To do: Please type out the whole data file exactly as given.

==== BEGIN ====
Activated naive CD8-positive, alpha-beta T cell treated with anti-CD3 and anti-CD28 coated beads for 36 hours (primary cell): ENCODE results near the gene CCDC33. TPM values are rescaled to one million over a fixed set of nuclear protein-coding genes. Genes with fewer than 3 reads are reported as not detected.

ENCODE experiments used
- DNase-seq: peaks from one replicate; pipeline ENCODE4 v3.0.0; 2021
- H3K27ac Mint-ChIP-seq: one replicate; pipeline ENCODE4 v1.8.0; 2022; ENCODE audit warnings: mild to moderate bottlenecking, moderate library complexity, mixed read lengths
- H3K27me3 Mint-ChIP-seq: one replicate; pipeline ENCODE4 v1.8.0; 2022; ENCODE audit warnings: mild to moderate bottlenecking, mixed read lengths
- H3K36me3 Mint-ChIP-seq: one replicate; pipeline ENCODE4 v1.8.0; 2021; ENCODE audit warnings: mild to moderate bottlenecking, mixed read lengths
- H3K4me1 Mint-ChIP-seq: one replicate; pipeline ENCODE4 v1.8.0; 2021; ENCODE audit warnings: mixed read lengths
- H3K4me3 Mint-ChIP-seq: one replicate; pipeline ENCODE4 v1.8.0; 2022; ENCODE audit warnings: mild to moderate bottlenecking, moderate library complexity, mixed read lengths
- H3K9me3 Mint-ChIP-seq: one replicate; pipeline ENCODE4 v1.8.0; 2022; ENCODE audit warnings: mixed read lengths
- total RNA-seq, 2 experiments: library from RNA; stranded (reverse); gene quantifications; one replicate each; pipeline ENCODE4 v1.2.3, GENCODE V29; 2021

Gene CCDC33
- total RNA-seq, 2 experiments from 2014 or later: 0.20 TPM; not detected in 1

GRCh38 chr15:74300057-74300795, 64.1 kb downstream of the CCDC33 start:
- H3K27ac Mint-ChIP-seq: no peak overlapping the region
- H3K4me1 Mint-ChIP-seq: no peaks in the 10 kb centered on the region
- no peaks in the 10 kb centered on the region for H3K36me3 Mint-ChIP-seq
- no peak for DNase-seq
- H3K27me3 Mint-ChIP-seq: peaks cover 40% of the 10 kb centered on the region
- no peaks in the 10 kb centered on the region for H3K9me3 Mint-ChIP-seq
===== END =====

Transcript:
Activated naive CD8-positive, alpha-beta T cell treated with anti-CD3 and anti-CD28 coated beads for 36 hours (primary cell): ENCODE results near the gene CCDC33. TPM values are rescaled to one million over a fixed set of nuclear protein-coding genes. Genes with fewer than 3 reads are reported as not detected.

ENCODE experiments used
- DNase-seq: peaks from one replicate; pipeline ENCODE4 v3.0.0; 2021
- H3K27ac Mint-ChIP-seq: one replicate; pipeline ENCODE4 v1.8.0; 2022; ENCODE audit warnings: mild to moderate bottlenecking, moderate library complexity, mixed read lengths
- H3K27me3 Mint-ChIP-seq: one replicate; pipeline ENCODE4 v1.8.0; 2022; ENCODE audit warnings: mild to moderate bottlenecking, mixed read lengths
- H3K36me3 Mint-ChIP-seq: one replicate; pipeline ENCODE4 v1.8.0; 2021; ENCODE audit warnings: mild to moderate bottlenecking, mixed read lengths
- H3K4me1 Mint-ChIP-seq: one replicate; pipeline ENCODE4 v1.8.0; 2021; ENCODE audit warnings: mixed read lengths
- H3K4me3 Mint-ChIP-seq: one replicate; pipeline ENCODE4 v1.8.0; 2022; ENCODE audit warnings: mild to moderate bottlenecking, moderate library complexity, mixed read lengths
- H3K9me3 Mint-ChIP-seq: one replicate; pipeline ENCODE4 v1.8.0; 2022; ENCODE audit warnings: mixed read lengths
- total RNA-seq, 2 experiments: library from RNA; stranded (reverse); gene quantifications; one replicate each; pipeline ENCODE4 v1.2.3, GENCODE V29; 2021

Gene CCDC33
- total RNA-seq, 2 experiments from 2014 or later: 0.20 TPM; not detected in 1

GRCh38 chr15:74300057-74300795, 64.1 kb downstream of the CCDC33 start:
- H3K27ac Mint-ChIP-seq: no peak overlapping the region
- H3K4me1 Mint-ChIP-seq: no peaks in the 10 kb centered on the region
- no peaks in the 10 kb centered on the region for H3K36me3 Mint-ChIP-seq
- no peak for DNase-seq
- H3K27me3 Mint-ChIP-seq: peaks cover 40% of the 10 kb centered on the region
- no peaks in the 10 kb centered on the region for H3K9me3 Mint-ChIP-seq